REAL pho eludes me!

Wow! Great addition to the discussion. A couple of things to try that are different and were bothering me. And once again, a recipe that only simmers for a few hours. Maybe there's hope that there's an alternative to boatloads of MSG after all.

Apr 09, 2013
freedy in Home Cooking

REAL pho eludes me!

Thanks for the welcome and very happy to be here. The quality and participation is even more than I hoped for.

Apr 09, 2013
freedy in Home Cooking

REAL pho eludes me!

Yes, absolutely right. Just as I pointed out in the post you replied to. :)

I do tend to take liberties and modify recipes or make hybrid recipes quite often. I think I did that in this case with simmer times and lost track of that fact. But in this case it's not working and clearly I need to go back and do it according to directions before I write the recipe off.

Apr 09, 2013
freedy in Home Cooking

REAL pho eludes me!

I have tried that recipe and I end up with the same problem. But I notice again that this recipe doesn't call for simmering the bones all day like I've been doing. I think as I and cayjoyan mentioned, maybe too much beefiness is the problem. I'm going to take another stab at it with less bones and meat as that could be destroying the balance and might even cause an off flavor. Worth a try.

Apr 09, 2013
freedy in Home Cooking

REAL pho eludes me!

Hi Adrienne,

Yes, I have done that recipe and it's kind of the foundation for my adventure. It was good to go back and read it again though because I see I'm deviating in some ways with my experimentation. One is that I've been simmering the bones for more like seven or eight hours vs. three in that recipe. That's unusual to simmer beef marrow bones for such a short time but maybe there's a reason.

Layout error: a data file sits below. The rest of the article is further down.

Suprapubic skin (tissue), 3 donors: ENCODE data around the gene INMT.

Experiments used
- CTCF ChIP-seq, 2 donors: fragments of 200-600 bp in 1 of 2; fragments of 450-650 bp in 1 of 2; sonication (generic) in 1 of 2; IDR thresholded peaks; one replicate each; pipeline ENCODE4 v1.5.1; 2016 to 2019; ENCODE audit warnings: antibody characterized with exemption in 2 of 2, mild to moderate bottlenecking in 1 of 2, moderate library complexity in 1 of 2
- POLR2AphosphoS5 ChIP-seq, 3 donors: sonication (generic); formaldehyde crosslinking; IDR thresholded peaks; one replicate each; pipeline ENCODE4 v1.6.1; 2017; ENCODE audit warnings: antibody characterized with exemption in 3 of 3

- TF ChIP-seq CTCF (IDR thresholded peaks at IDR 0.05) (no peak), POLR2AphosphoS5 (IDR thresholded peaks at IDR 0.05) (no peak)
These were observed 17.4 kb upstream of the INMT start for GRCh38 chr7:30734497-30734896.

When you make yours how does it turn out compared to a pho restaurant? Does it capture that magical part you describe?

Regarding where I get pho that has the magic that I refer to. The essence of what I'm referring to I find at just about any pho restaurant that I've been to which is about 10 or so, mostly in SoCal and one a couple weeks ago in San Francisco's Chinatown. That's not to say that all pho is equal. A couple things I look for are intensity and balance. I think a lot of it is also just personal preference. My favorite pho place is a fairly new one nearby called Love Pho N More (http://www.yelp.com/biz/love-phò-n-mo...). I'm not saying it's the best but is one of my favorites. Fortunately it's not difficult to find good pho in my area.

Apr 09, 2013
freedy in Home Cooking

REAL pho eludes me!

That's an interesting perspective and I've kind of been suspecting some sort of flavor enhancement in restaurants. The pork bones idea seems like a good suggestion even if for no other reason than to experiment with it.

I'm in Ventura County so I'm not too far from Little Saigon. When I first embarked on my pho adventures I took a trip down there on a Saturday to go to some real Vietnamese markets to get ingredients and have that as my point of reference. Of course I did go to a pho restaurant while I was there. I think the place we went to was Pho Quang Trung. It was very good of course but I was happy to find that there are several places near me that are very much in that league. It happened to be the weekend of the Tet Festival so I got to experience some of that. I've never seen 10,000 firecrackers go off in a big string like that before but I saw it several times that day. Also watching the people dancing in the ornate costumes was a real treat!

Apr 09, 2013
freedy in Home Cooking

REAL pho eludes me!

Yes, I've used the Viet Quoc one and it's pretty good. The sodium content is pretty scary though, I think 1550mg/cup! Seems this is the reality this discussion is heading in though.

Apr 09, 2013
freedy in Home Cooking

REAL pho eludes me!

Every pho restaurant I've asked admits to using it, yet I can't recall a pho recipe that I've seen that calls for MSG! So I've tried it a few times but think maybe I'm being too conservative and not putting enough in. I've read 1/2 tsp per quart of broth is pretty standard so that's what I've used but I don't notice much difference from not adding it at all.